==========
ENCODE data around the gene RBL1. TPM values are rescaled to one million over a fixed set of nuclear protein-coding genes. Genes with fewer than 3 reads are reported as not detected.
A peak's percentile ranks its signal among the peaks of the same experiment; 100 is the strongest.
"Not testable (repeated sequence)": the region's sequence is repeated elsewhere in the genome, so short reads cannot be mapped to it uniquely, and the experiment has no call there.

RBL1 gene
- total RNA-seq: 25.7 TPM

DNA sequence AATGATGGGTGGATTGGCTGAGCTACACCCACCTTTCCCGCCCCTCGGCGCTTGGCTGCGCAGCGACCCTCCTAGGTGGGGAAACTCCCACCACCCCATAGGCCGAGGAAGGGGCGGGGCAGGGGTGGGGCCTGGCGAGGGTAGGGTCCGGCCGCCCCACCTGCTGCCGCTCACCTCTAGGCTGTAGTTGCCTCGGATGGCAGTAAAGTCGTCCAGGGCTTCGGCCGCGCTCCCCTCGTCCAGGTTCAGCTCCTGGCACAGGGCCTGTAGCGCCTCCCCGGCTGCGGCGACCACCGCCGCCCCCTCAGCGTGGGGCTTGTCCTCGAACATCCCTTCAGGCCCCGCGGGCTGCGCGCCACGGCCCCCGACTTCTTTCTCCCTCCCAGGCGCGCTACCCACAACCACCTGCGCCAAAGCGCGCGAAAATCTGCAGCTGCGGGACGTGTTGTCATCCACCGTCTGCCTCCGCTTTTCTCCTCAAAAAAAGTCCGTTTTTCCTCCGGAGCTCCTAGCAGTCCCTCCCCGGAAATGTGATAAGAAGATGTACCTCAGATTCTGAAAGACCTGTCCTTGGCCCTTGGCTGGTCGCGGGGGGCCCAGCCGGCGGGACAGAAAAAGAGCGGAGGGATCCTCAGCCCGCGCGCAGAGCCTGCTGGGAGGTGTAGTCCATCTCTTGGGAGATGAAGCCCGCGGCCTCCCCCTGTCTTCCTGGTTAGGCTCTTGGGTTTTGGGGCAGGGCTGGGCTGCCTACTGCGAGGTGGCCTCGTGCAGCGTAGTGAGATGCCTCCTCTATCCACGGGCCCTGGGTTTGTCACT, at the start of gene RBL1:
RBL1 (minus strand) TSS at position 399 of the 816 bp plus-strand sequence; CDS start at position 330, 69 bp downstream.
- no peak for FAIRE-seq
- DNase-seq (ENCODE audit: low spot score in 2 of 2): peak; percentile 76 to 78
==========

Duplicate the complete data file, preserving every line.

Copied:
ENCODE data around the gene RBL1. TPM values are rescaled to one million over a fixed set of nuclear protein-coding genes. Genes with fewer than 3 reads are reported as not detected.
A peak's percentile ranks its signal among the peaks of the same experiment; 100 is the strongest.
"Not testable (repeated sequence)": the region's sequence is repeated elsewhere in the genome, so short reads cannot be mapped to it uniquely, and the experiment has no call there.

RBL1 gene
- total RNA-seq: 25.7 TPM

DNA sequence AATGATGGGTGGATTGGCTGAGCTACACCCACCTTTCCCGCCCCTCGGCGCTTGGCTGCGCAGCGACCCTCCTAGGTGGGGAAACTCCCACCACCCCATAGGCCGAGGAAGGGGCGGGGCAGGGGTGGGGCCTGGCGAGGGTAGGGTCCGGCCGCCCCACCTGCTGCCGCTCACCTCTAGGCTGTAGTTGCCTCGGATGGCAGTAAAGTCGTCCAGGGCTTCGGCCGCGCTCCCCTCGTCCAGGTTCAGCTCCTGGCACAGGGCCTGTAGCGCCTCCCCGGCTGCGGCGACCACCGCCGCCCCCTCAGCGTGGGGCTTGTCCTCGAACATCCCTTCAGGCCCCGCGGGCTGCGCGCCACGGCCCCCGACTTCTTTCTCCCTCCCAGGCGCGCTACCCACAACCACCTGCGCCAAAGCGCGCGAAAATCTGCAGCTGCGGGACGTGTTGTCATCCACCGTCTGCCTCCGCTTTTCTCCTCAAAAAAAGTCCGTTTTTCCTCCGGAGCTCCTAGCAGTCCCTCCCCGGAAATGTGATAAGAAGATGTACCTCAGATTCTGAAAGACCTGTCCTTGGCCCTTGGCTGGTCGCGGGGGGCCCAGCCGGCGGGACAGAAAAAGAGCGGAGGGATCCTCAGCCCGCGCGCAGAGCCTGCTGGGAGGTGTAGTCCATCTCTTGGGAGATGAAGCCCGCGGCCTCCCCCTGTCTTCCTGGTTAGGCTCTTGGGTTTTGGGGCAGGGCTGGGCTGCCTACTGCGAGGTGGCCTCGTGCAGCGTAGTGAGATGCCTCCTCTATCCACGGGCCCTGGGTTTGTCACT, at the start of gene RBL1:
RBL1 (minus strand) TSS at position 399 of the 816 bp plus-strand sequence; CDS start at position 330, 69 bp downstream.
- no peak for FAIRE-seq
- DNase-seq (ENCODE audit: low spot score in 2 of 2): peak; percentile 76 to 78